I'll clarify and say that we have pretty comprehensive ASCAP/Bmi license that our municipal attorneys say covers any activity in the space. Frankly - I have never heard of such a broad license existing. While I am no attorney, I would think that a statement signed by a client that says "my signature indicates I have obtained all meccessary copyrights and public performance permissions meccessary for any performer that occurs as part of my rental. If it was up to me I would require they file a copy if their ASCAP/Bmi and for theater public performance rights. Lee - do you have more information on what the attorneys said the level of due diligence should be on the part of the venues?
Some of this works into understanding which rules you are supposed to follow in what situation. I am not an expert in this by any means. Just relaying info as I have understood it. They basically indicated that it was often a case by case basis but, in the case of a studio since they are the ones doing the actual recording they would be liable in most cases even if a client had signed a document saying that the client understood that the client needed to obtain the pertinent permissions. In a live situation it is usually up to the venue to have a blanket license for public performance or reproduction. It is still against copyright law to have unlicensed copies on your machines and if your machines are for commercial use then single/private use licenses would not qualify. Also for playback you are liable for mechanicals other than copyright. Technically it's not even legal to use prerecorded tracks, without permission, for tuning a system but no one has ever taken prosecution that far. Lee
Uh...I'm not a lawyer, plus copyright law has changed since I worked in broadcast radio back in another century...But a studio? If there was some attempt by the producer to defraud copyright holders on a cover, perhaps. I mean if Van Halen never paid Roy Orbison's publisher the statutory, compulsory royalty for recording and selling a new version of "Pretty Woman", I suppose Acuff-Rose would lawyer up and sue anyone and everyone connected with it. Perhaps I'm missing something, but a recording studio getting sued or prosecuted for recording legitimate covers ain't gonna happen in all practicality.The rights you attain, as a purchaser of a sound recording, are the rights of private use and enjoyment. Part of that is the right to make a copy and give to a friend or family member, or to have a redundant copy in your vehicle as well as your home. So long as you are not giving away or performing 'the work' for strangers or outside a private social situation, you're probably okay. What you don't get is the right to "public performance" or to commercially exploit the creative content contained within, or the recording itself.What constitutes "public performance" is pretty broad but well defined. For example a restaurant dishwasher can have a radio playing if he or those working with him are the audience, but if the customers in the dining room can hear it, it's considered public performance. Last time I looked at the ASCAP website they had several other examples of inadvertent public performance. In the case of "test" music, I think in most licensed venues it wouldn't matter. The venue or client compulsory license should cover this use. It's not that you personal copy cannot be used, but that the royalties for public use are paid by separate license that is not conveyed at retail purchase.Try a search for "Brad Weber" and "copyright". I recall he was familiar with this...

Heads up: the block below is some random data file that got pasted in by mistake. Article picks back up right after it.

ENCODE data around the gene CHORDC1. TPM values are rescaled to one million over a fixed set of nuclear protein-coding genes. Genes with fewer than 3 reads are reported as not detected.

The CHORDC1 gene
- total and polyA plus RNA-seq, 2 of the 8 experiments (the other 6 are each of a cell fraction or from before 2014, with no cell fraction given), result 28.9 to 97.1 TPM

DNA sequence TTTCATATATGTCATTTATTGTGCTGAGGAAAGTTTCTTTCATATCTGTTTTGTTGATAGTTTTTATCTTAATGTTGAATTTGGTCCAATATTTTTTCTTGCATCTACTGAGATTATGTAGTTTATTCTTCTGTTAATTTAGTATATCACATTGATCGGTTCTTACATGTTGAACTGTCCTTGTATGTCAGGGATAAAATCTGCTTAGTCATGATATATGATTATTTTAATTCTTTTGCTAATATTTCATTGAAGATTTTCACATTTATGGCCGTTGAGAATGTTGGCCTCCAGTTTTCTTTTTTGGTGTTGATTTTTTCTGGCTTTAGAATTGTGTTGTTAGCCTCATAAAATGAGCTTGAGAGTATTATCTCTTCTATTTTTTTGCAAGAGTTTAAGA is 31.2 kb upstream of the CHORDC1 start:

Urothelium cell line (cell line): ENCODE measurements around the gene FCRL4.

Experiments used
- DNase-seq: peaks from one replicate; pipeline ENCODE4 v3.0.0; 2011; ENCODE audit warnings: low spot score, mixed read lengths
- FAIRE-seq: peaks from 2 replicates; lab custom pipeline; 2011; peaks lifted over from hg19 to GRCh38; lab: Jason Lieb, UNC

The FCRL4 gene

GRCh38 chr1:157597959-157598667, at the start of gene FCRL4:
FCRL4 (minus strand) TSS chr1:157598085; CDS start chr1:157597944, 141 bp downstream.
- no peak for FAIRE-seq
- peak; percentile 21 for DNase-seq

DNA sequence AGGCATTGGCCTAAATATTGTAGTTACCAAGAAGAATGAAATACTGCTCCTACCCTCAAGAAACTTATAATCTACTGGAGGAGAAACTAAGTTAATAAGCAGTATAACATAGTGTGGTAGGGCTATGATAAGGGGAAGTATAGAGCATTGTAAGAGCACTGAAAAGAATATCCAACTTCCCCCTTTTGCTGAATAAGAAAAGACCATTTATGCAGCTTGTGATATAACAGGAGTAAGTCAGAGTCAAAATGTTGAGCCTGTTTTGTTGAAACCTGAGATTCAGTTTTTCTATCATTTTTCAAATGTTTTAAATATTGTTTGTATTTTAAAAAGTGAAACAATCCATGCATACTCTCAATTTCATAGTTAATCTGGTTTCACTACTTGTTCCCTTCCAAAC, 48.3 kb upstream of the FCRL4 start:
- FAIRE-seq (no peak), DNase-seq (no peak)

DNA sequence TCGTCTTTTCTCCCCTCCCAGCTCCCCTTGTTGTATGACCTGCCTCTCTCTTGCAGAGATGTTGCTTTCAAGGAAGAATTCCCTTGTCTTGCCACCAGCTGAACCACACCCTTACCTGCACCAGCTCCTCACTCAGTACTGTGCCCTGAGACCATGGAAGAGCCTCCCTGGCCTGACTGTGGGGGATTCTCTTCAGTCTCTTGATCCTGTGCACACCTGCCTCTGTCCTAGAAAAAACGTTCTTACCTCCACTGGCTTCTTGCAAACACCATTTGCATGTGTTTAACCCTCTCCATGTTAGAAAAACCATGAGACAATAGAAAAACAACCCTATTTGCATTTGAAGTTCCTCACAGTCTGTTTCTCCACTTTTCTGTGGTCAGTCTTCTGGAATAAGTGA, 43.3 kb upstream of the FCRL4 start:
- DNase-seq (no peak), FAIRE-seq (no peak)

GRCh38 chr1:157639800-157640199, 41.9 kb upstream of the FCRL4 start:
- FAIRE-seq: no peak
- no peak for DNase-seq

Simply put outside of personal use using these streaming services is against their terms and is illegal. You should sign up for a DJ pool site, they are not that expensive and you get a lot for what you pay. this is what we use for intermission/walkin music.
<snip> I've begun only playing background music from locals whom I have direct permission to play.
If I recall correctly in many cases it has to do with the music being played back through more than a given number of speakers. There are other qualifiers but the big ones were playback, through how many speakers.
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